New RJ TA Allows Non-Union Pilots

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Aug 20, 2002
The new US Airways Letter of Agreement for small jets contains the following:[BR][BR][A. Up to 20 Medium SJs (50-seat) and up to [STRONG]30 Large SJs (70-seat CRJ-700 aircraft only)[/STRONG] may be operated by Mesa Airlines or by [STRONG]any wholly owned subsidiary of Mesa Air Group [/STRONG]or Mesa Airlines under terms agreed to between Mesa Air Group and the Association. Such aircraft shall be subject to the Jets for Jobs Protocol and must be placed into revenue operation no later than December 31, 2004.][BR][BR]Only Mesa Air Group subsidary [STRONG]Freedom Airlines [/STRONG]operates the 70-seat CRJ-700. It appears that, as sources have stated, this is the subsidary the agreement refers to. [STRONG]Why is US Airways ALPA making an agreement with a non-union airline which ALPA National opposes?[/STRONG] This seems to go against everything ALPA represents.[BR][BR]The following is from [A href=][/A] and states ALPA''s position on Freedom Airlines:[BR][BR]
[P][FONT face=Verdana, Arial, Helvetica size=4]Are you considering applying for a job with Freedom Airlines?[/FONT][FONT face=Verdana, Arial, Helvetica size=2] If so, think again. ALPA urges all furloughed pilots to consider the facts and their own futures before applying for or accepting a job at Freedom Airlines. Working for Freedom Air is bad for the piloting profession and it’s a gamble for your own career.
[P]Accepting work with Freedom Airlines is detrimental to all Mesa Air Group pilots. ALPA’s position is that Freedom Airlines is an alter-ego, runaway shop carrier created by Mesa Air Group specifically to undermine the collective bargaining strength, working conditions, and career aspirations of Mesa Airlines pilots. Mesa Air Group is using Freedom Air to intimidate and threaten Mesa Airlines pilots with the transfer of work opportunities as a means of dictating pilot pay and working conditions. [/P]
Under Ornstein’s control, Mesa Air Group operates the three wholly owned subsidiary carriers, Mesa Airlines, Air Midwest, and CCAir. The Mesa and Air Midwest pilots work under a single contract and a single pilot seniority list. In other words, Mesa and Air Midwest are a single pilot group. [/P]
[P]Mesa Air Group is attempting to establish Freedom Airlines as a non-union carrier operating 70- and 90-seat jets on a separate operating certificate. At the same time, the Mesa Airlines pilots are in contract negotiations, seeking much-needed improvements in their compensation, retirement, and working conditions. Contract negotiations have been stalled by management are going extremely slowly. In fact, ALPA has filed a lawsuit asking the federal court to compel management to bargain in good faith as outlined by the Railway Labor Act.[/P]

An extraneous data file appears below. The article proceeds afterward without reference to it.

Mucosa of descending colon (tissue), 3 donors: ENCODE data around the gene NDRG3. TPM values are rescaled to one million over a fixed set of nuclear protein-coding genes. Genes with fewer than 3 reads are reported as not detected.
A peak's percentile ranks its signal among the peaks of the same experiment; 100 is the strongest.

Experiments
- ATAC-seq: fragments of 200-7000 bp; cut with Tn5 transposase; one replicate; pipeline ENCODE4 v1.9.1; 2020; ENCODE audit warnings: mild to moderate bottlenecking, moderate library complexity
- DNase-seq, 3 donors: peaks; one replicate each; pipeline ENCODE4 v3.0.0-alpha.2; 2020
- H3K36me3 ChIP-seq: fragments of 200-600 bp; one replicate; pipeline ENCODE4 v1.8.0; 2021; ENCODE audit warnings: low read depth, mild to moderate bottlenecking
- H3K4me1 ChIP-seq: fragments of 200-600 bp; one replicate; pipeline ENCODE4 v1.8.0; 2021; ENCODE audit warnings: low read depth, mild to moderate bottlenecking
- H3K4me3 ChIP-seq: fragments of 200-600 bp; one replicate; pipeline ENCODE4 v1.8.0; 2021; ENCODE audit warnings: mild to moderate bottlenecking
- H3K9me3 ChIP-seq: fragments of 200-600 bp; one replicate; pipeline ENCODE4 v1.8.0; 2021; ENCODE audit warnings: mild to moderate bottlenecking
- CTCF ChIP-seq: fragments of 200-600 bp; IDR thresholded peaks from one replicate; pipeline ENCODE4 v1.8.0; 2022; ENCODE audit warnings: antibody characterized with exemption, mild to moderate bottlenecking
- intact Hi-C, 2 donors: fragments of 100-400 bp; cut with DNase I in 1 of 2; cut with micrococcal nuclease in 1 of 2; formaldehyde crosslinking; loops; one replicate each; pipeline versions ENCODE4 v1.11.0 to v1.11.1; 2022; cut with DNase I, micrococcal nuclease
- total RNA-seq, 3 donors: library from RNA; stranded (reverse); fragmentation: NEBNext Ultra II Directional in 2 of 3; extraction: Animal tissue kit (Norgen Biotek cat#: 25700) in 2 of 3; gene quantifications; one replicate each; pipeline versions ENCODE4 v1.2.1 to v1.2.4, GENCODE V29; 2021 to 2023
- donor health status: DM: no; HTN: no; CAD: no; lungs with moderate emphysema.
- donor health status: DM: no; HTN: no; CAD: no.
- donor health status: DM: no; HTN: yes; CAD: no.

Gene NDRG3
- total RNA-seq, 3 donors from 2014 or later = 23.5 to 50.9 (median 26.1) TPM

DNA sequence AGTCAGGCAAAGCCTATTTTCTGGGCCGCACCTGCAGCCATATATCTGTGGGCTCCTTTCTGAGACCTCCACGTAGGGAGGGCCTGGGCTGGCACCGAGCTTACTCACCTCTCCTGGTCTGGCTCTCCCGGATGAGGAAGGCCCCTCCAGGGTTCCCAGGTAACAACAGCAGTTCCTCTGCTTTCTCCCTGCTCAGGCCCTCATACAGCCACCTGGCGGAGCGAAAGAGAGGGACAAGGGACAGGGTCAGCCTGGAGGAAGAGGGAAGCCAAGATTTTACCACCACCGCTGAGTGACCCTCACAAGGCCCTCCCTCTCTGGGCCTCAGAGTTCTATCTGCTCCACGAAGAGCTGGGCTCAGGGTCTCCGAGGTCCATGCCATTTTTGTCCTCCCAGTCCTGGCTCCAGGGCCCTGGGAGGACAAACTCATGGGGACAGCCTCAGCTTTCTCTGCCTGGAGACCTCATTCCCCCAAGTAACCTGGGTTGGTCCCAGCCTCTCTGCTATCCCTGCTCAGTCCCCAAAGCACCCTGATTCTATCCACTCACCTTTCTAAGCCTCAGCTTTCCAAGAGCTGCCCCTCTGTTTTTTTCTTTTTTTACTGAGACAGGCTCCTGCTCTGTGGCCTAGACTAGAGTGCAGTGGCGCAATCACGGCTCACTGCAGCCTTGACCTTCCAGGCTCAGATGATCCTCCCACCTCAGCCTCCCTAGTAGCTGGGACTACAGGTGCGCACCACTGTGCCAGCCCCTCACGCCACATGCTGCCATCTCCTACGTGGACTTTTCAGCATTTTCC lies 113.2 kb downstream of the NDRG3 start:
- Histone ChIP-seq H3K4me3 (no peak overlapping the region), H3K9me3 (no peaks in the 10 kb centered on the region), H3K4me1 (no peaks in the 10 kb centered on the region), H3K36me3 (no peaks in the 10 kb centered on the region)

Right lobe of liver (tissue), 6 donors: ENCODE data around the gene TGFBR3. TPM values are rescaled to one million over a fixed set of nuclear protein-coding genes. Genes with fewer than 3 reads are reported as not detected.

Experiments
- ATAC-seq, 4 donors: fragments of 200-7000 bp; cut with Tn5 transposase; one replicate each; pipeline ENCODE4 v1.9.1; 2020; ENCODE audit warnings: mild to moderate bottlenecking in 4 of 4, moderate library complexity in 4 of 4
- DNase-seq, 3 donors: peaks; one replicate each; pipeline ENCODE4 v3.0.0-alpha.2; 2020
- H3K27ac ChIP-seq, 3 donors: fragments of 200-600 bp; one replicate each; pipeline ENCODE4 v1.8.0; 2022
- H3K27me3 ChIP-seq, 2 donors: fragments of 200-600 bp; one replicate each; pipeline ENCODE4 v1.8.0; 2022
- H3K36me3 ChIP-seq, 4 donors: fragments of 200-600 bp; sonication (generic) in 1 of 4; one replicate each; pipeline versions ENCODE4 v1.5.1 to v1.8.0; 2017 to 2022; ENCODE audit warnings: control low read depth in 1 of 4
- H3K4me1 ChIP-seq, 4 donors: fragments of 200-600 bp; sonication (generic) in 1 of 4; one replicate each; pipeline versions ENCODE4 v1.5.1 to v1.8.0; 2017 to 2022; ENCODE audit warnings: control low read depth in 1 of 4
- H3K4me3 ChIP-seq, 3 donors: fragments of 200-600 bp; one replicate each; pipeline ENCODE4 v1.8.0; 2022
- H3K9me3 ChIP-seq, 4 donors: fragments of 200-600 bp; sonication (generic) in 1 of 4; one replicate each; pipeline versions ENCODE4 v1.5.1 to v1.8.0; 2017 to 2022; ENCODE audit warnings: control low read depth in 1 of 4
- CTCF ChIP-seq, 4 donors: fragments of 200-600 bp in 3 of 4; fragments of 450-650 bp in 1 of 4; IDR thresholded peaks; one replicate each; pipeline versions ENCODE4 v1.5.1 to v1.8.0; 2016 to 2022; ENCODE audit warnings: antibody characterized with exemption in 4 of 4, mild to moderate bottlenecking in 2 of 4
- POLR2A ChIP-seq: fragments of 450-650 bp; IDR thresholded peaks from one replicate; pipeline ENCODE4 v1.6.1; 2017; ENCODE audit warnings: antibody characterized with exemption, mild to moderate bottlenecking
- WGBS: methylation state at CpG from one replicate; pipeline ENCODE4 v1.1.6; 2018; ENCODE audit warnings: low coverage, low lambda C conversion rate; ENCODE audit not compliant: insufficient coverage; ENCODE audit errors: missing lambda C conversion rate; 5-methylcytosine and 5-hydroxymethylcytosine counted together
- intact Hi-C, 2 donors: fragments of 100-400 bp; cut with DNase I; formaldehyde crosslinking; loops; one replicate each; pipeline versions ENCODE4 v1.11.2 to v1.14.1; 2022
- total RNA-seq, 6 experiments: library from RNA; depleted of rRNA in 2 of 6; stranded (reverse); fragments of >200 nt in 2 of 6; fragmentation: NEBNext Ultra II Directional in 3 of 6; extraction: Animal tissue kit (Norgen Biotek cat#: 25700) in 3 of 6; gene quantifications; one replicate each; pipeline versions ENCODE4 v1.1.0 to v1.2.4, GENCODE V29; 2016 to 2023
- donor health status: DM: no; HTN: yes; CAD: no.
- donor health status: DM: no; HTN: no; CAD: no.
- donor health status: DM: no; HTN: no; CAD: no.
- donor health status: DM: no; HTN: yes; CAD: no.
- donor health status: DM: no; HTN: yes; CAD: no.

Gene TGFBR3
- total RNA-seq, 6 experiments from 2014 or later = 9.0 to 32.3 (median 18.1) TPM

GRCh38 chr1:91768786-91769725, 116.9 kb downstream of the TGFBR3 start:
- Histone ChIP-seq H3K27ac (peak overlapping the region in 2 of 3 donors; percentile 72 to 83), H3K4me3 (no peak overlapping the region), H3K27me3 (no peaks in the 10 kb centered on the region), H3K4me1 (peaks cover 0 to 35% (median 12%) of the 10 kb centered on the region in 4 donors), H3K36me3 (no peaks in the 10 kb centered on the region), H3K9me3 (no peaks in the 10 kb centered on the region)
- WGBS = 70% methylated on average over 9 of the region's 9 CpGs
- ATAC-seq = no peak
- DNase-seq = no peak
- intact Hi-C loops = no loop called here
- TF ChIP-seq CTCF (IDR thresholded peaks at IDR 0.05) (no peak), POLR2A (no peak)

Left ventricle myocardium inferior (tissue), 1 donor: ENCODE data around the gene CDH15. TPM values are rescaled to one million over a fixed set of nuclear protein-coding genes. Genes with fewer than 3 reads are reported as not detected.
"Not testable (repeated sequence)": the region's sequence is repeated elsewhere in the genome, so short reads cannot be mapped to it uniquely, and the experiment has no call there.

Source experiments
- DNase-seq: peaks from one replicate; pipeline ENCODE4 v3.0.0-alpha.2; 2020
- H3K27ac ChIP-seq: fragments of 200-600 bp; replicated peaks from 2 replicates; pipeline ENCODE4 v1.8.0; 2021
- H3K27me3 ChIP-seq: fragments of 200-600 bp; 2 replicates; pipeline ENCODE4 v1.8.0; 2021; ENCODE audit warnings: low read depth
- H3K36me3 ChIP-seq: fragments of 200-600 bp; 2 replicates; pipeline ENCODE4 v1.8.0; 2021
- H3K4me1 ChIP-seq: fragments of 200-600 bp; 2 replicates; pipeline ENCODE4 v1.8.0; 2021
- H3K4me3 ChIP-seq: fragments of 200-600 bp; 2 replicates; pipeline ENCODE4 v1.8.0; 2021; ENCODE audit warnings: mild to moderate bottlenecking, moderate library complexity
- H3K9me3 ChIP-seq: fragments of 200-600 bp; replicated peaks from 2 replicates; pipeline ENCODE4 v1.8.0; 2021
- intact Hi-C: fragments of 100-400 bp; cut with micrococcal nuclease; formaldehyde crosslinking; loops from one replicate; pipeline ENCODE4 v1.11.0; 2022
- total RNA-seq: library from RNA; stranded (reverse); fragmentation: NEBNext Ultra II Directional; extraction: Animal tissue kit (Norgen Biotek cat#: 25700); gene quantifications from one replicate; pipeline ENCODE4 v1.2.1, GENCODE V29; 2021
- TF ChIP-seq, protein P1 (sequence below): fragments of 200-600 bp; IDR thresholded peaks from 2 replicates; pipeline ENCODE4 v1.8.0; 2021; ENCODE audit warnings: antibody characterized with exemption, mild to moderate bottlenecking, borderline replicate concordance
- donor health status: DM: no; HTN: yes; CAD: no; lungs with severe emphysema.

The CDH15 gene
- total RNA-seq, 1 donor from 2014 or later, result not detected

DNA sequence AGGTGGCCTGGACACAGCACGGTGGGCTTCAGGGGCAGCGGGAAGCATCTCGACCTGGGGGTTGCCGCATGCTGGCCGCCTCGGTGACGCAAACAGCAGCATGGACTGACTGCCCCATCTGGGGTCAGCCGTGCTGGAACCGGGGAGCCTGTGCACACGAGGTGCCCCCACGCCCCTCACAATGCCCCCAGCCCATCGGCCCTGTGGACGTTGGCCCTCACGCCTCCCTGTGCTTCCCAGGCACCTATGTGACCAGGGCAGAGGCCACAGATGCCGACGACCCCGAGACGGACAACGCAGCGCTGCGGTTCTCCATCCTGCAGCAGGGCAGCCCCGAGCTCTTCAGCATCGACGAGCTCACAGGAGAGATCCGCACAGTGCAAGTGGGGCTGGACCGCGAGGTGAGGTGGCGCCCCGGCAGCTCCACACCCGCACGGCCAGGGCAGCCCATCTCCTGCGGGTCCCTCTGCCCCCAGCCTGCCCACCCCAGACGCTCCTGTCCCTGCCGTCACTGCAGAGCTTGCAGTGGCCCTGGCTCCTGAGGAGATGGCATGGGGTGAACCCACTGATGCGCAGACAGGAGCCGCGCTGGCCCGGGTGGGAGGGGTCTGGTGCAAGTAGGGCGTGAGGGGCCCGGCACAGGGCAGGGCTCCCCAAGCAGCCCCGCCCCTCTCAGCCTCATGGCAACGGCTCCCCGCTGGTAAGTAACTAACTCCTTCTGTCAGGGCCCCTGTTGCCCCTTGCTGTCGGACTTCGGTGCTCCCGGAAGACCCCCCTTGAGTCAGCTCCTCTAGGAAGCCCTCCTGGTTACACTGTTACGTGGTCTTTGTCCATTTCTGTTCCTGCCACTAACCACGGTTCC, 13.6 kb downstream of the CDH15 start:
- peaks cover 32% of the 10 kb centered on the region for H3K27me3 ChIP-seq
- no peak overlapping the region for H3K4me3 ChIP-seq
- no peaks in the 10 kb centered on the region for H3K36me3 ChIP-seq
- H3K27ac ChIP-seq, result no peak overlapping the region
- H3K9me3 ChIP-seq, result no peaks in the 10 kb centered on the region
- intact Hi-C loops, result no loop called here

[P]When you are considering your next career move, consider the following facts:[/P]
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[P]· [/FONT]Freedom Airlines is a non-union airline. Freedom pilots will not have the protections and benefits of union representation or a union contract. Freedom pilots would be at-will employees subject to the whims of management’s decisions. Pilots would not have representation in disciplinary actions and would be subject to unilateral changes in their compensation, benefits, and working conditions.[/P][FONT face=Symbol]
[P]· [/FONT]The status of Freedom Airlines is subject to challenge in litigation brought by ALPA. The Association is alleging that Mesa Air Group’s use of Freedom Airlines to undermine the collective bargaining position of the Mesa pilots is a violation of the Railway Labor Act. In the ongoing lawsuit, ALPA is asking the federal court to enjoin Mesa Air Group from operating Freedom Airlines.[/P][FONT face=Symbol]
[P]· [/FONT]ALPA will also challenge Mesa Air Group’s ability to manage labor relations at Freedom Airlines separately from those of its other carriers. The National Mediation Board has already upheld the Association’s assertion that Mesa Airlines, Air Midwest, and CCAir are, in fact, a single carrier for collective bargaining purposes. If Freedom Airlines does begin operations, ALPA will seek a similar single-carrier ruling from the NMB as it applies to Freedom.[/P][/DIR][/BLOCKQUOTE][/FONT]
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